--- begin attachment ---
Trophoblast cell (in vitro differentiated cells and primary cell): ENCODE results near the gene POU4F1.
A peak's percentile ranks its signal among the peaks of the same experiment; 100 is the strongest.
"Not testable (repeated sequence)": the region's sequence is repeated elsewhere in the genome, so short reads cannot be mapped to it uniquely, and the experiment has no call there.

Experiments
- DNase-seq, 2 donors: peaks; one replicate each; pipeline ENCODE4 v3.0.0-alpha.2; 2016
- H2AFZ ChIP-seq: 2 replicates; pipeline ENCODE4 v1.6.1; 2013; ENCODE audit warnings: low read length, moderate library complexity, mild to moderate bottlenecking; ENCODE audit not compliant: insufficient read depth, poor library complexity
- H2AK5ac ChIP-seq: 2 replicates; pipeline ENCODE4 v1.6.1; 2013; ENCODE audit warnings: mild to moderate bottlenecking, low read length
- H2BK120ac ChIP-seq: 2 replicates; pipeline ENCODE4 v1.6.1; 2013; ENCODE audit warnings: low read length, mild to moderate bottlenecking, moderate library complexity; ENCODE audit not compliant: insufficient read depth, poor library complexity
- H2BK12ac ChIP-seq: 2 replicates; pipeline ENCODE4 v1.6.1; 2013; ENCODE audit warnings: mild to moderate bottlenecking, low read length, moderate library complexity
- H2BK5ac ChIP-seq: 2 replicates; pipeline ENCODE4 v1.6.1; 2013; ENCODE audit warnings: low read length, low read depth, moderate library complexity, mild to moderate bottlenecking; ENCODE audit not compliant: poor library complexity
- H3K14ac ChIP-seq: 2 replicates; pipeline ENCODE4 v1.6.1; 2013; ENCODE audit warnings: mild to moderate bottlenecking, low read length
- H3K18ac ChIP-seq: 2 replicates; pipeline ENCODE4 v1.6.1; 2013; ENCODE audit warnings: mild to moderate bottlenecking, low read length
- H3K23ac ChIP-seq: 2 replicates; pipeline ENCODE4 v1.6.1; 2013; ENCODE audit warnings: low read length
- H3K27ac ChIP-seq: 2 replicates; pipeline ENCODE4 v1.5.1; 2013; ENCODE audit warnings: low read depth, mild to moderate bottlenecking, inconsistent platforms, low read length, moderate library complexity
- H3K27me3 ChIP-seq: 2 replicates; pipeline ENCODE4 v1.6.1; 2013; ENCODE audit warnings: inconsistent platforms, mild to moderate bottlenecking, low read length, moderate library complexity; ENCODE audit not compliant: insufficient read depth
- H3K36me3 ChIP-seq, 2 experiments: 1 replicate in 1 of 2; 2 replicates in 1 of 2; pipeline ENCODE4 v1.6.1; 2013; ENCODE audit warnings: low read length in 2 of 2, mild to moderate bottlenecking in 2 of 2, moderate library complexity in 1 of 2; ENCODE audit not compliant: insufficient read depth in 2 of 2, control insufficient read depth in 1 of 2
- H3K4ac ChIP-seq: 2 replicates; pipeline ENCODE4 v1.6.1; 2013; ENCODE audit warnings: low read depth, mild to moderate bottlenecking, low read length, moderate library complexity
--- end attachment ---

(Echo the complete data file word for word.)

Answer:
Trophoblast cell (in vitro differentiated cells and primary cell): ENCODE results near the gene POU4F1.
A peak's percentile ranks its signal among the peaks of the same experiment; 100 is the strongest.
"Not testable (repeated sequence)": the region's sequence is repeated elsewhere in the genome, so short reads cannot be mapped to it uniquely, and the experiment has no call there.

Experiments
- DNase-seq, 2 donors: peaks; one replicate each; pipeline ENCODE4 v3.0.0-alpha.2; 2016
- H2AFZ ChIP-seq: 2 replicates; pipeline ENCODE4 v1.6.1; 2013; ENCODE audit warnings: low read length, moderate library complexity, mild to moderate bottlenecking; ENCODE audit not compliant: insufficient read depth, poor library complexity
- H2AK5ac ChIP-seq: 2 replicates; pipeline ENCODE4 v1.6.1; 2013; ENCODE audit warnings: mild to moderate bottlenecking, low read length
- H2BK120ac ChIP-seq: 2 replicates; pipeline ENCODE4 v1.6.1; 2013; ENCODE audit warnings: low read length, mild to moderate bottlenecking, moderate library complexity; ENCODE audit not compliant: insufficient read depth, poor library complexity
- H2BK12ac ChIP-seq: 2 replicates; pipeline ENCODE4 v1.6.1; 2013; ENCODE audit warnings: mild to moderate bottlenecking, low read length, moderate library complexity
- H2BK5ac ChIP-seq: 2 replicates; pipeline ENCODE4 v1.6.1; 2013; ENCODE audit warnings: low read length, low read depth, moderate library complexity, mild to moderate bottlenecking; ENCODE audit not compliant: poor library complexity
- H3K14ac ChIP-seq: 2 replicates; pipeline ENCODE4 v1.6.1; 2013; ENCODE audit warnings: mild to moderate bottlenecking, low read length
- H3K18ac ChIP-seq: 2 replicates; pipeline ENCODE4 v1.6.1; 2013; ENCODE audit warnings: mild to moderate bottlenecking, low read length
- H3K23ac ChIP-seq: 2 replicates; pipeline ENCODE4 v1.6.1; 2013; ENCODE audit warnings: low read length
- H3K27ac ChIP-seq: 2 replicates; pipeline ENCODE4 v1.5.1; 2013; ENCODE audit warnings: low read depth, mild to moderate bottlenecking, inconsistent platforms, low read length, moderate library complexity
- H3K27me3 ChIP-seq: 2 replicates; pipeline ENCODE4 v1.6.1; 2013; ENCODE audit warnings: inconsistent platforms, mild to moderate bottlenecking, low read length, moderate library complexity; ENCODE audit not compliant: insufficient read depth
- H3K36me3 ChIP-seq, 2 experiments: 1 replicate in 1 of 2; 2 replicates in 1 of 2; pipeline ENCODE4 v1.6.1; 2013; ENCODE audit warnings: low read length in 2 of 2, mild to moderate bottlenecking in 2 of 2, moderate library complexity in 1 of 2; ENCODE audit not compliant: insufficient read depth in 2 of 2, control insufficient read depth in 1 of 2
- H3K4ac ChIP-seq: 2 replicates; pipeline ENCODE4 v1.6.1; 2013; ENCODE audit warnings: low read depth, mild to moderate bottlenecking, low read length, moderate library complexity